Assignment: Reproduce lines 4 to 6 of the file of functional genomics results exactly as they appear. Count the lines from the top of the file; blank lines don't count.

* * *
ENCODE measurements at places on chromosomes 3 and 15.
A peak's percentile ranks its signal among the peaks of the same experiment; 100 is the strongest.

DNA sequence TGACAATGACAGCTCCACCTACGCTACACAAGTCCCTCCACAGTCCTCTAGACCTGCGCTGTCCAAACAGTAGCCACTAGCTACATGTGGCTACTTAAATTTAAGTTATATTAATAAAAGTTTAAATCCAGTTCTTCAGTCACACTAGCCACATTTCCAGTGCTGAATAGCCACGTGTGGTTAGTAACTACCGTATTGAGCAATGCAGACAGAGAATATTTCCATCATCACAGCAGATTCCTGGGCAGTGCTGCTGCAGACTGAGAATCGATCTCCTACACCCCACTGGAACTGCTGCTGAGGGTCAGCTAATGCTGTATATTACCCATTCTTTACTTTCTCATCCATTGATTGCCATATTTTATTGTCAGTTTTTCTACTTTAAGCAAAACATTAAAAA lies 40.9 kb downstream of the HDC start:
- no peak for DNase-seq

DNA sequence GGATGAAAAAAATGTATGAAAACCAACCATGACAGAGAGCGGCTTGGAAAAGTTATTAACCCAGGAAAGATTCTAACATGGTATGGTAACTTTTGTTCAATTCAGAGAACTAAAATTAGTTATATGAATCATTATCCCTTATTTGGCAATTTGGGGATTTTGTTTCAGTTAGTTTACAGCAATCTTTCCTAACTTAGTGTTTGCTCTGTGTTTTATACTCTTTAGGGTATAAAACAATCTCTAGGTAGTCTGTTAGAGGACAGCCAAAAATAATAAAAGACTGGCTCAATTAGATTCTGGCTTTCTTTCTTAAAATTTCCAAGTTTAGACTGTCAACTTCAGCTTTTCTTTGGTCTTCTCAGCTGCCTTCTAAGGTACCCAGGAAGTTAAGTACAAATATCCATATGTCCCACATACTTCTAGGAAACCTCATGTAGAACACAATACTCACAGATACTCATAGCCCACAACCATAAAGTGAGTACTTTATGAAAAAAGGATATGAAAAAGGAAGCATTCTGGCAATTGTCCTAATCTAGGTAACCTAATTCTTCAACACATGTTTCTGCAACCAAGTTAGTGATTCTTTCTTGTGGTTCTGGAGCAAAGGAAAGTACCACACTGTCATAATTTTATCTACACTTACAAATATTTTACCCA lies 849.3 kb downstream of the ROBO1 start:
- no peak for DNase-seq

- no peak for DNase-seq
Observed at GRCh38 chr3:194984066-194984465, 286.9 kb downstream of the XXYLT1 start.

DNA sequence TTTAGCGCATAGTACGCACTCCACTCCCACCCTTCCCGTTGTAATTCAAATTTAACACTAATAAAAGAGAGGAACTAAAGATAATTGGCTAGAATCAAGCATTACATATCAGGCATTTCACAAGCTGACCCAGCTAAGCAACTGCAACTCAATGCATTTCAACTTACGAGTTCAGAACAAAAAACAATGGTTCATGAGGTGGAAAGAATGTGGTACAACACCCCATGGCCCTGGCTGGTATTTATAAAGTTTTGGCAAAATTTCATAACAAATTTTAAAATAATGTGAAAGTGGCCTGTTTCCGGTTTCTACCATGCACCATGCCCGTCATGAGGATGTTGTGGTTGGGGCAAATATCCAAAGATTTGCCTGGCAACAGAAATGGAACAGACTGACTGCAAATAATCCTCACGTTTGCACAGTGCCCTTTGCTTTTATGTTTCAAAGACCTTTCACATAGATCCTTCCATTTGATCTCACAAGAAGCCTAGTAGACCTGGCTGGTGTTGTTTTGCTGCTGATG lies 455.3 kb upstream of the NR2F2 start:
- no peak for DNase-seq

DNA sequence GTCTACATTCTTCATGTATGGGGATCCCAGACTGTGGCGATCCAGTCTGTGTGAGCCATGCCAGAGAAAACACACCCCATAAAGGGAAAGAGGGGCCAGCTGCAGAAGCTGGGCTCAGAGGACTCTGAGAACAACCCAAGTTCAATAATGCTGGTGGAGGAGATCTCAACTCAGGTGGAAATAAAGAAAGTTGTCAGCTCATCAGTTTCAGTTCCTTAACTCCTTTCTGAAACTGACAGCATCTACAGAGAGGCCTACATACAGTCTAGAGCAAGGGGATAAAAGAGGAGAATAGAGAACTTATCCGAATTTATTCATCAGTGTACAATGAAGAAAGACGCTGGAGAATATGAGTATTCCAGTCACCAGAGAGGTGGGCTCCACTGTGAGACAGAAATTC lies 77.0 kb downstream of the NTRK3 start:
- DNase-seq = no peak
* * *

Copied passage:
- no peak for DNase-seq

DNA sequence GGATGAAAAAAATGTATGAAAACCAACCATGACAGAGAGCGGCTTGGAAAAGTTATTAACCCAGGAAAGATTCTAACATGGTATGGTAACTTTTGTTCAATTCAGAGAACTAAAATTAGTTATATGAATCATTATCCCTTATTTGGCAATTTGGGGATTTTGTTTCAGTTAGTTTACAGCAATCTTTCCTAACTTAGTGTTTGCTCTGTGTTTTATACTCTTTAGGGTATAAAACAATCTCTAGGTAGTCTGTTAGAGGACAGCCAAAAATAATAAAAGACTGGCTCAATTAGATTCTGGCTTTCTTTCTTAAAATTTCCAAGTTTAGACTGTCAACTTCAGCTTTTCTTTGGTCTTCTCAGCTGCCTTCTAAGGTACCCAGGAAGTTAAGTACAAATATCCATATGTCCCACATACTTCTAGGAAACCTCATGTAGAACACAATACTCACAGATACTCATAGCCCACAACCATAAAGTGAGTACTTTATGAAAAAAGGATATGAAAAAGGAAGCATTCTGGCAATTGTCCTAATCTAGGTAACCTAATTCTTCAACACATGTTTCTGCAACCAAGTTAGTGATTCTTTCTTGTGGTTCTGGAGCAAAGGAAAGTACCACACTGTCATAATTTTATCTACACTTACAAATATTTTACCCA lies 849.3 kb downstream of the ROBO1 start:
- no peak for DNase-seq